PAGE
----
The war in the east was more complex and dynamic than the bloody war of attrition in the west. The “eastern” front also included what might be called the Balkan front, as well as the Italian Front, where the Austrian Empire was contested by the Italian army, which had switched sides in the conflict. In addition, the “east” contained the Asian front, where the British and its imperial allies fought with the Ottoman Empire over the Middle East and the Levant (the Near East or today's Lebanon, Syria, Israel/Palestine and Jordan).
In the East, the momentum of the war pulled in many directions. Germany, for example, scored massive victories in 1915 in the battle with Imperial Russia, pushing the Russians out of Poland and deep into the Ukraine and Belarus. Despite these impressive victories, the Germans were not able to deliver a decisive blow to the tsar’s army until after the revolutionary year of 1917. It would be Lenin and the Bolsheviks, not the tsar or the provisional government, that would make peace with the Germans at Brest-Litovsk, surrendering huge portions of territory to Germany in what many described as a "punitive peace."
To the south, the situation for the Central Powers was more ominous. The Austrians struggled against the Russians and failed to knock the Italians out of the war. By 1917-1918, the Italians had gained the upper hand, striking a decisive blow against the Austrian Empire in the Battle of the Piave River in June, 1918. Even more distressing for the cause of the Central Powers was the status of the Ottoman Empire, which was steadily shrinking into Anatolia as Britain and its allies secured the Middle East and the Levant, taking strategic and symbolically important sites like Baghdad, Jerusalem, and Damascus. By the time the Germans were able to push Russia out of the war, the situation to their southeast had deteriorated to such an extent that the victory was unable to shift the overall trajectory of the war. The threat of Austrian and Ottoman collapse continued to pose tremendous risk to the German war effort.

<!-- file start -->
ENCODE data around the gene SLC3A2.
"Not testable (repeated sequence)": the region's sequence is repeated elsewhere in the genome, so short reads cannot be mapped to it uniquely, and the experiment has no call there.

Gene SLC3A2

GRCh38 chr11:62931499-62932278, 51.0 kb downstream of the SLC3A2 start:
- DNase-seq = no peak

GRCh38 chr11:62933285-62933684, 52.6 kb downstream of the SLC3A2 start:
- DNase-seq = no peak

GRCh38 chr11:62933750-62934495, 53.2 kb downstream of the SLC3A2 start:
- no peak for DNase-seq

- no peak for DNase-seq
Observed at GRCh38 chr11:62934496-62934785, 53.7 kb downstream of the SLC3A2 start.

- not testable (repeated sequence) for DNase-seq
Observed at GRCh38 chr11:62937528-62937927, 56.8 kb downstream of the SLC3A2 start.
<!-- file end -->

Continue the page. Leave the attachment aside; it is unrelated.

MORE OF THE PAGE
The central threat to the war effort of Germany and its allies, however, was not a military one on the eastern/southern front as much as it was one of provisions and supply. Lacking a global reach and failing to contest allied hegemony in the seas, the Central Powers had to rely on the principle of autarky—or self-sufficiency. As territory decreased and access to raw materials and foodstuffs vanished, pressures mounted on the military/industrial capacities, soldiers on the front, and populations at home. Throughout the Ottoman, Austrian, and German empires material deprivation was widespread. Populations starved. All available work and resources were poured into the war machine, and it was still not nearly enough. Modern war was the domain of modern states. States strong and flexible enough to adapt to the conditions of this warfare survived. Those too weak to withstand the pressures crumbled and disappeared: first Russia, then Austria, and then the Ottoman Empire.